Writers can be fickle and strange. One day they’re blurbing a book, the next night they’re off at some party talking trash about the author they endorsed. Some will spend their days teaching new writers, then turn around and talk about how literature is dying. Some publicly denounce writers they consider good friends, then have dinner with them the next night. The literary frenemy is a very real thing, and it’s existed for as long as what we call the “literary world.”
When two writers meet, love, hate, sex, and professional jealousy can all get mixed into a potent stew, leaving observers — and even, often, the writers themselves — to wonder whether they like or hate each other. Since this weekend brings the birthdays of two great writers who knew a thing or two about literary frenemies, Mary McCarthy and Jean-Paul Sartre, we figured we’d take a look at a few of our favorite poisonous writer pals.
Jean-Paul Sartre and Albert Camus
Two of the most well-known European post-war intellectuals, Camus and Sartre would both write plays and novels, win Nobel Prizes, and go on to have their names mispronounced by American college students long after their deaths. They were friends who always considered each other rivals, but Spiegel explains why they parted ways in 1952:
Sartre or Camus? Should we hope for a better world in the distant future at the price of accepting state terror? The revolutionary mass politics espoused by Sartre in the name of Marxism would seem to contain this tradeoff. Or should we refuse to sacrifice people for an ideal, as Camus’ humanist principles required?
But as it often happens, Sartre ended up missing his old frenemy after he perished in a car accident in 1960:
Fifteen years later, and five years before his death, Sartre, 70, was asked again in an interview for Les Temps Modernes about his relationship to Camus. His answer: Camus was “probably my last good friend.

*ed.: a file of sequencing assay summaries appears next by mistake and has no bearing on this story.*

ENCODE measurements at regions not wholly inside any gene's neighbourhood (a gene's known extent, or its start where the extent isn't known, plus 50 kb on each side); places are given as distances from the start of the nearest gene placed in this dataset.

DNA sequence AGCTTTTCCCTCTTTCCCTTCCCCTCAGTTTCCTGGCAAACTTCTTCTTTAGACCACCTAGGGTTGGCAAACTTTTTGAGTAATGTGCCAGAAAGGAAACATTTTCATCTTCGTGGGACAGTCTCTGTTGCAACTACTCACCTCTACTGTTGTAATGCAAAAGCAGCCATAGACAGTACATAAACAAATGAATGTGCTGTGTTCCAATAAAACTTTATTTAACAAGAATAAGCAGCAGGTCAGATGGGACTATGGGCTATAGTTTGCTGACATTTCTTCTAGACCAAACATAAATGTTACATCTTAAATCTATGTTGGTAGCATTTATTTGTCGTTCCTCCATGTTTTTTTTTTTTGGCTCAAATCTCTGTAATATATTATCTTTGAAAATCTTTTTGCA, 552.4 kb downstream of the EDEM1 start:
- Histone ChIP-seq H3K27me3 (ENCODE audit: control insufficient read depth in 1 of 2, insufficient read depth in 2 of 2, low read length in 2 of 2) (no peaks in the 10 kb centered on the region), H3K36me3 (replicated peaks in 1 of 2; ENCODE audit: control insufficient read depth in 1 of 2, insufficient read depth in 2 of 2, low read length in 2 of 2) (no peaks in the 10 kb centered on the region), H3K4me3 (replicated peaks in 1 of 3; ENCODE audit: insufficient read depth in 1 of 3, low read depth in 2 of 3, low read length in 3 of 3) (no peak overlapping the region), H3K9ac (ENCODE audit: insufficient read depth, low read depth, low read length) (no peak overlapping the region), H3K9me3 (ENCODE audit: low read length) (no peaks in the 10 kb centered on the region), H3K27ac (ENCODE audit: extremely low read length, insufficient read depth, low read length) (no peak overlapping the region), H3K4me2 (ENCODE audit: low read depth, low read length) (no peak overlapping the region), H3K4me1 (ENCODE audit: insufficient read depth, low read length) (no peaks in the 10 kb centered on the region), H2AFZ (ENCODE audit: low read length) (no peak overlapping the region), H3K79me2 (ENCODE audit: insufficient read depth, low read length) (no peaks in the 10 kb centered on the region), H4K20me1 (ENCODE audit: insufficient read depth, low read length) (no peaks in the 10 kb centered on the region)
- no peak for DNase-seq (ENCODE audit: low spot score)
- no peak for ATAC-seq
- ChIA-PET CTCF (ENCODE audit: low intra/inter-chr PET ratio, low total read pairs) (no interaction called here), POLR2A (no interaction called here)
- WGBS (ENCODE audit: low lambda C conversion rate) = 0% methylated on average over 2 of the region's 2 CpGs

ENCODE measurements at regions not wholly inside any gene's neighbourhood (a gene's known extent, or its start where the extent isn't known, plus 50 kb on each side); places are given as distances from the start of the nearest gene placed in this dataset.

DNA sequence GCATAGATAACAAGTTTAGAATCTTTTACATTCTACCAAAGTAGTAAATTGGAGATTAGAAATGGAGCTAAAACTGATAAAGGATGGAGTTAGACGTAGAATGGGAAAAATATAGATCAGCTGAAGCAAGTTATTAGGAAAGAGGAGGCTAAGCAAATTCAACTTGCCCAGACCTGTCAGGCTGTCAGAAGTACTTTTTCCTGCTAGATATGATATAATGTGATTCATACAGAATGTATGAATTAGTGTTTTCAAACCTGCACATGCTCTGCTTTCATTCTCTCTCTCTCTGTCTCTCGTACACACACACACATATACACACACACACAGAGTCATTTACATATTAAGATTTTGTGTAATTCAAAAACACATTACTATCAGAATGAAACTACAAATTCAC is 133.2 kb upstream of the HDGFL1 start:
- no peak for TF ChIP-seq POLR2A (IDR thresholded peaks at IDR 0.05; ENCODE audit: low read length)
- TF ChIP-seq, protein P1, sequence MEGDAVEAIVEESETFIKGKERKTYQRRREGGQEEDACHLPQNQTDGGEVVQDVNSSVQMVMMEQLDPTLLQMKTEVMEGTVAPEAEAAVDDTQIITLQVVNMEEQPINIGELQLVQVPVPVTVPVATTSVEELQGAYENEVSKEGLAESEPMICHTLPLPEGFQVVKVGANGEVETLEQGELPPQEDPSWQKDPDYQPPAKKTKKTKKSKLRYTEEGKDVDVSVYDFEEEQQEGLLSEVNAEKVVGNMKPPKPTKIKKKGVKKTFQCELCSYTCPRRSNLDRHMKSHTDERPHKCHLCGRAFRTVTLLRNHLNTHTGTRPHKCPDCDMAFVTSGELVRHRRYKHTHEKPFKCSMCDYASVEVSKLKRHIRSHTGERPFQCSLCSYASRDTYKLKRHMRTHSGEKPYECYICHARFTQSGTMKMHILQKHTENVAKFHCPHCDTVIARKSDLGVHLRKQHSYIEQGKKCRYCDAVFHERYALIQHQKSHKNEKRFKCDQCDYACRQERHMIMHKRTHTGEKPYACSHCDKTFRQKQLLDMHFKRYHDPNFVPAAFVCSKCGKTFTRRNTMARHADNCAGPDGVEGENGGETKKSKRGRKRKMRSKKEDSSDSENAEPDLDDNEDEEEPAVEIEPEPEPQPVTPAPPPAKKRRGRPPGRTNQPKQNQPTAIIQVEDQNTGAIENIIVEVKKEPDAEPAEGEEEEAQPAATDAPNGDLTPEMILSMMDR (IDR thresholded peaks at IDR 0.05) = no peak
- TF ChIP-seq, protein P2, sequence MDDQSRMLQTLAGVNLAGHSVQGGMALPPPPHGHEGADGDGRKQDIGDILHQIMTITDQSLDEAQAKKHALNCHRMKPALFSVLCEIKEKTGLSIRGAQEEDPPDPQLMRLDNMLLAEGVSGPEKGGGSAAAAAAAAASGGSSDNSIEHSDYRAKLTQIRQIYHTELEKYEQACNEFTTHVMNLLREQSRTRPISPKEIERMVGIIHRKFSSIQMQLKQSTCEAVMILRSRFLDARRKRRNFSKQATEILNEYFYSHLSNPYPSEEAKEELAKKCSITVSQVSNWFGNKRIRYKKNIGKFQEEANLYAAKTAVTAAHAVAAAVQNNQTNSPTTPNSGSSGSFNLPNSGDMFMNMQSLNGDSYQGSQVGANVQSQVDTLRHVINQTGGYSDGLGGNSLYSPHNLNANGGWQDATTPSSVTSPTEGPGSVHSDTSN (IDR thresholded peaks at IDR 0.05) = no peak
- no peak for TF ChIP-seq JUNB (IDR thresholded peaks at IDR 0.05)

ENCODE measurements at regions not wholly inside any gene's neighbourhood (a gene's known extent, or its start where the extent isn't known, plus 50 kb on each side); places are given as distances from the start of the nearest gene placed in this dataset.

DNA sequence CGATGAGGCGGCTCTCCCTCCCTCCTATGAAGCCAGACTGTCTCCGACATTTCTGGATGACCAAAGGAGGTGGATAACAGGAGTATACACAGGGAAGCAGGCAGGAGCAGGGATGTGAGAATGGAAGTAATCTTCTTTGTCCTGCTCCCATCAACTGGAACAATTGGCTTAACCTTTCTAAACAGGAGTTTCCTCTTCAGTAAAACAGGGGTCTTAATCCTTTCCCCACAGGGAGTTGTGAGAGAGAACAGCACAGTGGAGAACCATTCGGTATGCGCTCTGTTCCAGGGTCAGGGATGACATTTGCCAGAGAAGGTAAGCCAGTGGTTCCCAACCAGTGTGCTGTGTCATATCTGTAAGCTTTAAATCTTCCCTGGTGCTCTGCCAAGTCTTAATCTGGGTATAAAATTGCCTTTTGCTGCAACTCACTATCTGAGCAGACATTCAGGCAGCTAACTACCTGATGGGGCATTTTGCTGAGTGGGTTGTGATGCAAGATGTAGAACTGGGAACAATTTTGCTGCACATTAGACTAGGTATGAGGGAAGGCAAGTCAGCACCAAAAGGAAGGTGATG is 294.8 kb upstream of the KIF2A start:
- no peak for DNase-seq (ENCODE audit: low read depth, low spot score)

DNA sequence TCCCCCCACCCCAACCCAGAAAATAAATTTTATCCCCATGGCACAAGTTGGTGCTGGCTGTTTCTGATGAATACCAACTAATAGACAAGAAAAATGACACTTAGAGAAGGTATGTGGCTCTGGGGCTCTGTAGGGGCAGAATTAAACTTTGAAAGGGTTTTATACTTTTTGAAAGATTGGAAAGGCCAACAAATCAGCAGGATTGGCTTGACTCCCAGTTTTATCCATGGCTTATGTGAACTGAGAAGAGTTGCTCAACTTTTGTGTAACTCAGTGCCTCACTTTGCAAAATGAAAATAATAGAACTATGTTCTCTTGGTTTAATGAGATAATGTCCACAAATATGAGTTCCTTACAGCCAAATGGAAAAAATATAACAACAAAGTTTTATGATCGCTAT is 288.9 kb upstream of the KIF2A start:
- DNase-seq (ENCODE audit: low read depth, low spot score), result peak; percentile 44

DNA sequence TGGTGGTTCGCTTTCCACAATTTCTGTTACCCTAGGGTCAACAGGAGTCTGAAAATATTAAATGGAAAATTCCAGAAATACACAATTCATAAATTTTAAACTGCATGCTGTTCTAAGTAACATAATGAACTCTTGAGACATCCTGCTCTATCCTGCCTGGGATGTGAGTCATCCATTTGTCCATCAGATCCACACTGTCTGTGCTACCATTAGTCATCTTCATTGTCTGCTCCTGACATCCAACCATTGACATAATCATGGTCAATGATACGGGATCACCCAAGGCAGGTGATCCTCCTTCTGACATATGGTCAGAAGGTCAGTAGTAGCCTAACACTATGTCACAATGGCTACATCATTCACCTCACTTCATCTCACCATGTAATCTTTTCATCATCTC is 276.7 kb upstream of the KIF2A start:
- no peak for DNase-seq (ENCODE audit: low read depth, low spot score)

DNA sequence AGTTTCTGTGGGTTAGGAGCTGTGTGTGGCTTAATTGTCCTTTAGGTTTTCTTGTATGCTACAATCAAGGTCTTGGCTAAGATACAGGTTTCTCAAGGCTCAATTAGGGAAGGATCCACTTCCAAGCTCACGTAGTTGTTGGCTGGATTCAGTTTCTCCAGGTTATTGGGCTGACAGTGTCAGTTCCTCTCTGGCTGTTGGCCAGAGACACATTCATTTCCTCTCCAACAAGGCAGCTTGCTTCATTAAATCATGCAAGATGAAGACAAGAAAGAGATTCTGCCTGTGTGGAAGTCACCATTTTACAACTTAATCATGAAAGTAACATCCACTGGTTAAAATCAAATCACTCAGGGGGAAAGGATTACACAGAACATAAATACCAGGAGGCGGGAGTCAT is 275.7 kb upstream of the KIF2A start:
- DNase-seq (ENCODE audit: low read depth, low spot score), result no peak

Mary McCarthy and Dwight Macdonald
McCarthy could have made this list with, really, any of the public intellectuals she parodied in The Oasis. But unlike her former lover and Partisan Review founder Philip Rahv, Dwight “Masscult and Midcult” Macdonald didn’t threaten to sue her for the book, and was probably far more affable when they bumped into each other at cocktail parties.
Ernest Hemingway and F. Scott Fitzgerald
Looking back on it, these two American literary titans from the first half of the 20th century didn’t have all that much in common. Hemingway always seemed like the bullying type, while Fitzgerald was the more talented of the two, possibly a little drunker, and less combative. That’s probably why Hemingway would go on to paint a less-than-flattering image of Jay Gatsby’s creator in A Moveable Feast.
Christopher Hitchens and Martin Amis
It’s such a shock that Hitchens and Amis — two of England’s best-known and most controversial writers and public intellectuals — would have a public spat. It began when Amis, in his book Koba the Dread, accused many on the British left of turning a blind eye to the crimes of Joseph Stalin. Not surprisingly, the whole thing spilled over into the pages of newspapers. The two eventually hugged it out.
Norman Mailer and just about everybody
Here’s the thing about the great genius/moron/often great/sometimes awful/misogynist/blowhard who had a pretty long list public altercations: you just know he was bumping into some of these people away from the public eye. There was a good 40 years when you couldn’t attend a big New York literary function and not run into Mailer. All you could do was be polite and hope for the best.